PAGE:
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California author examines life of Joseph Kondro
Kondro

California author examines life of Joseph Kondro

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A California woman has published an e-book about the life of Longview child-killer Joseph Kondro, who died in prison last May at age 52.

Lori Carangelo of Palm Springs, Calif., based her 25-page self-published book, “Kondro: The Untold Story of the Longview Serial Killer,” on letters Kondro wrote to her between 2009 to 2011 while serving a life sentence at Washington State Penitentiary in Walla Walla.

Kondro, who was adopted as a child, reached out to her initially because she has helped many adoptees find their birth families at no charge, said 67-year-old Carangelo, whose roughly 20 other e-books include “Adopted Killers” and “Chosen Children 2012: Billion Dollar Babies in America’s Failed Fostercare, Adoption & Prison Systems.”

In 1999, Kondro was convicted of kidnapping, raping and strangling two Longview girls: 8-year-old Rima Traxler in 1985 and 12-year-old Kara Rudd in 1996. Authorities also suspected (but couldn’t prove) Kondro killed 8-year-old Chila Silvernails of Kalama, whose strangled, nude body was found in a creek bed a day after she vanished on her way to catch the school bus. Silvernails’ mother had dated Kondro.

Carangelo exchanged letters sporadically with Kondro for two years in the hope he would reveal other murders so families of the missing would finally have answers, she said.

Based on Kondro’s letters — at least 65 pages of neatly printed and typed missives about his life written in an unfailingly courteous and respectful tone — she said it seemed he enjoyed having a pen pal. Kondro already knew about his birth family and didn’t need her help regarding his adoptive history.

The burly, smooth-talking, violent man seemed intrigued by the idea his story could wind up in a book or a movie. Kondro sent Carangelo photos from his childhood and signed several privacy releases to give Carangelo access to all his official data, including medical and psychiatric records.

“As to your question about what would I like to see result from publication of my story? I would like to take people on the other side of a way that a serial child rapist and killer thinks,” he wrote.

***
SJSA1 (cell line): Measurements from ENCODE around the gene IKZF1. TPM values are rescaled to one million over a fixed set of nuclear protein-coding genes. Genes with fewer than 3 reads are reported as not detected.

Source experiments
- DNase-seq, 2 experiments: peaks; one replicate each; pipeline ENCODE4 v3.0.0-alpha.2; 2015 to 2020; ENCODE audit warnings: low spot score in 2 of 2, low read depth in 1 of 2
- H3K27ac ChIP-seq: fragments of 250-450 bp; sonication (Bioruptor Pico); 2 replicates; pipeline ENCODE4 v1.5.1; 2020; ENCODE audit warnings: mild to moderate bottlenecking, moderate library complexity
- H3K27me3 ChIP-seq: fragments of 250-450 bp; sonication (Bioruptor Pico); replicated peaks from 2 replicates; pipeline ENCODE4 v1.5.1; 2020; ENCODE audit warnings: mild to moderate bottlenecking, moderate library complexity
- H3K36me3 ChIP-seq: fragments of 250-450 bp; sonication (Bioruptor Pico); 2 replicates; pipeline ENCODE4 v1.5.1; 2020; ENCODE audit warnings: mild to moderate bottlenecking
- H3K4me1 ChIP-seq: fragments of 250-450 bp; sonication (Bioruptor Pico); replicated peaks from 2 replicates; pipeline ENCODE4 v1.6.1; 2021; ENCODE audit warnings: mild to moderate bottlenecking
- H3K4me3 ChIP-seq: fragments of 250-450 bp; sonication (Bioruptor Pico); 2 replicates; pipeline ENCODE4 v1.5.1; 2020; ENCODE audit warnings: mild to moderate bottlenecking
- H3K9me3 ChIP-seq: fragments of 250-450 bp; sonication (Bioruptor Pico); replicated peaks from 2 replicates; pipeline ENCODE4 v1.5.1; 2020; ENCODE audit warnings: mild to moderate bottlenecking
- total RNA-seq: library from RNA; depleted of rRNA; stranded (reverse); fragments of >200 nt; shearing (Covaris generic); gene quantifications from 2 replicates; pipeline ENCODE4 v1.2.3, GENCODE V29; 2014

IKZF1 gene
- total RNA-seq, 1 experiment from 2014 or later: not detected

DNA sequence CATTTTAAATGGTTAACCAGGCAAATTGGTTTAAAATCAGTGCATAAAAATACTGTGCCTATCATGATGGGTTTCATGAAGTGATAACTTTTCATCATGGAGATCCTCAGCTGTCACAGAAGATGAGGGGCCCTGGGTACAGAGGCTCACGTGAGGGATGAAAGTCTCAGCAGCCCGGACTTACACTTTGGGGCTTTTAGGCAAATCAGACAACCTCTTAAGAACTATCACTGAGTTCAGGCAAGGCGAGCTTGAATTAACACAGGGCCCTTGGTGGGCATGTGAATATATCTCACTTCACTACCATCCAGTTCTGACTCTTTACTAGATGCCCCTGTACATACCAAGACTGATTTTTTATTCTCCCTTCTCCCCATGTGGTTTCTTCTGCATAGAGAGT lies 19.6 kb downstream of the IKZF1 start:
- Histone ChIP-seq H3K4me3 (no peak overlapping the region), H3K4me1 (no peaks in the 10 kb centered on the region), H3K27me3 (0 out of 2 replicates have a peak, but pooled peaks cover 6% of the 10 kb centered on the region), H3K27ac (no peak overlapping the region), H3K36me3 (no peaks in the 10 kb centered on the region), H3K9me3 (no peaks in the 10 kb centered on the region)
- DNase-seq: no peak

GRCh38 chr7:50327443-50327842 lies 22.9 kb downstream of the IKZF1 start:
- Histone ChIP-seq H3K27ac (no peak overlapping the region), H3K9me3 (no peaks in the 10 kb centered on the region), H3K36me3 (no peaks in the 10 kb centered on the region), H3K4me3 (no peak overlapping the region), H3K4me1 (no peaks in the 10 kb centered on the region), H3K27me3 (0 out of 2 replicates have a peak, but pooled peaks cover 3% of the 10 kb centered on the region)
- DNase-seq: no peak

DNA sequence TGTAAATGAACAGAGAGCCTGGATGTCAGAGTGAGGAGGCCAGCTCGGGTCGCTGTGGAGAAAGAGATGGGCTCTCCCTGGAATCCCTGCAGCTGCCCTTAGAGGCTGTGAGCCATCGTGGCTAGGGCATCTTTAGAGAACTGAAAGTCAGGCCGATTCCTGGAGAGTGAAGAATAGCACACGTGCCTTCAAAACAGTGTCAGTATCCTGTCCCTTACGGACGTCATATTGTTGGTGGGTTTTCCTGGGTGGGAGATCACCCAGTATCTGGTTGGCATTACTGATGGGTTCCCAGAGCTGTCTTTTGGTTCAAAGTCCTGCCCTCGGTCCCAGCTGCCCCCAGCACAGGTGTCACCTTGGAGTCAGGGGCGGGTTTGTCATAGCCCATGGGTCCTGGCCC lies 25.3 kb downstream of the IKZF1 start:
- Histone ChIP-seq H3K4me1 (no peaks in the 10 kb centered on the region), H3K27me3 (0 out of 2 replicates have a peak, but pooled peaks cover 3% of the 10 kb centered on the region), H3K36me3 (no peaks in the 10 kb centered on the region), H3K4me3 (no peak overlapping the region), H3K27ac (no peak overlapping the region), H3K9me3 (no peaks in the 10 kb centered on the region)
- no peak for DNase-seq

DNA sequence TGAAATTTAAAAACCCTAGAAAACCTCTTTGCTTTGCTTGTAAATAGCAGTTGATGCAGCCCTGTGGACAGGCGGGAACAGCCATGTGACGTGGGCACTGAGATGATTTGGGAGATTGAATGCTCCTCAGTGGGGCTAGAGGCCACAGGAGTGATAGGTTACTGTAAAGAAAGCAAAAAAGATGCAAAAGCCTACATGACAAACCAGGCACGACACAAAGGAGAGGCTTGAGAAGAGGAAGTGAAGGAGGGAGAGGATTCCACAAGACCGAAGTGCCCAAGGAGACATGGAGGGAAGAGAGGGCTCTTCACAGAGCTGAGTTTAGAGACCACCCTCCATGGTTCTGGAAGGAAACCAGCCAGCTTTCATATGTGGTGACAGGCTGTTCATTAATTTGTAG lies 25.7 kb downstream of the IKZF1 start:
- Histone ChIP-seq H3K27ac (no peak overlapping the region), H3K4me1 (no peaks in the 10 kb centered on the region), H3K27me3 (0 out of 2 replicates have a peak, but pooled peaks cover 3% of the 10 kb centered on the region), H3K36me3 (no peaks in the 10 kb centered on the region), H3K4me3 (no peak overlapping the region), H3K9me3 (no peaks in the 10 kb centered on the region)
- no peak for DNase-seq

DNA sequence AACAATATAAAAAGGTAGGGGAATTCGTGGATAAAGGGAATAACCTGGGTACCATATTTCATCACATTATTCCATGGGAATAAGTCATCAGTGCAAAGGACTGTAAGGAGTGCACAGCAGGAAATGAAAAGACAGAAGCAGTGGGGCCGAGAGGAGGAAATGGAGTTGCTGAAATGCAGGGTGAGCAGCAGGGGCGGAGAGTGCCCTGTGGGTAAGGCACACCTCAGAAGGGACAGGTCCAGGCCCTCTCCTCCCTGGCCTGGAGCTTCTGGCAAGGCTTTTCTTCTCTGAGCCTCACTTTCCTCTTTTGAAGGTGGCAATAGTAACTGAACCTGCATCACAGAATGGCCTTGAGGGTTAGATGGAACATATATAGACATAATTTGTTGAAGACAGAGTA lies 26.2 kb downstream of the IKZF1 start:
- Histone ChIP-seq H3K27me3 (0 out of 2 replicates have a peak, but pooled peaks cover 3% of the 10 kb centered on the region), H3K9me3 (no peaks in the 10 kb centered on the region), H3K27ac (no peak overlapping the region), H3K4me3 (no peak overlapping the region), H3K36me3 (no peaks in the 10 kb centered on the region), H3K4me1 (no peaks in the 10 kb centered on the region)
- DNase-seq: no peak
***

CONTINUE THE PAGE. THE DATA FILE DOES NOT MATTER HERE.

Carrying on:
Kondro told Carangelo he hoped to explain “what happened to a good, healthy kid, and cause the reader to take better care of their children. Look what I have taken. I took a whole community’s children.”

Based on Kondro’s letters, Carangelo assembled a tale that begins with Kondro’s adoption as a baby. Born in Michigan to a troubled Native American mother with six other children, Kondro was given at birth to a white couple 2,000 miles away in Castle Rock, Wash. Although his adoptive mother was protective of Kondro as a child, Kondro said he felt he didn’t belong and that his parents regretted adopting him.

From early childhood, Kondro had anger issues that launched a disturbing pattern of behavior. He began drinking at age 7, carrying a knife, fighting other kids and killing neighbors’ pets. Around that age Kondro also started molesting young neighborhood girls, a habit that he continued well into adulthood before any of his victims reported it.

As a child, he began to wonder how far he could take his sexual desires, and he fantasized about killing, he told Carangelo.

The book details Kondro’s graphic recollections of the murders of Traxler and Rudd and later, his paranoia in prison, where other inmates wanted to kill him for his crimes.

Kondro repeatedly asked Carangelo to send him law enforcement records of the Traxler and Rudd murders, including crime scene and autopsy photos. The records would help him recollect details of the crimes, he wrote. Carangelo said she refused, not understanding why he would want them.

According to Carangelo, Kondro didn’t want to reveal any more killings to her because he feared the prosecutor might reinstate the death penalty in his case. Carangelo contacted a legislator and a nationally known missing children’s advocate to propose “Rima’s Law.” The legislation would offer to waive the death penalty if suspected or convicted killers disclosed all their victims and the site of their remains.

Carangelo said she did not receive a reply.

Carangelo let her correspondence with Kondro lapse in 2011 while she was battling cancer and working on other projects. After not hearing from Kondro for many months, she did an online search and found news items relating to his death on May 3, 2012.

According to the death certificate she requested from the funeral home, Kondro died of end-stage liver disease due to Hepatitis C. Carangelo called the prison to ask if he’d made any deathbed confessions and was told he had not.

In her book, Carangelo speculates about Kondro’s possible involvement other unsolved killings in Washington, including that of Silvernails, and she tries to draw connections between Kondro and other killers who were adopted. It is critical, she said, for adopted children to be encouraged to explore their feelings about being adopted.

“(Adopted killers) have the feelings bottled up, and they don’t release them except with a kill or another way,” she told The Daily News. “That’s what I get out of their stories.”

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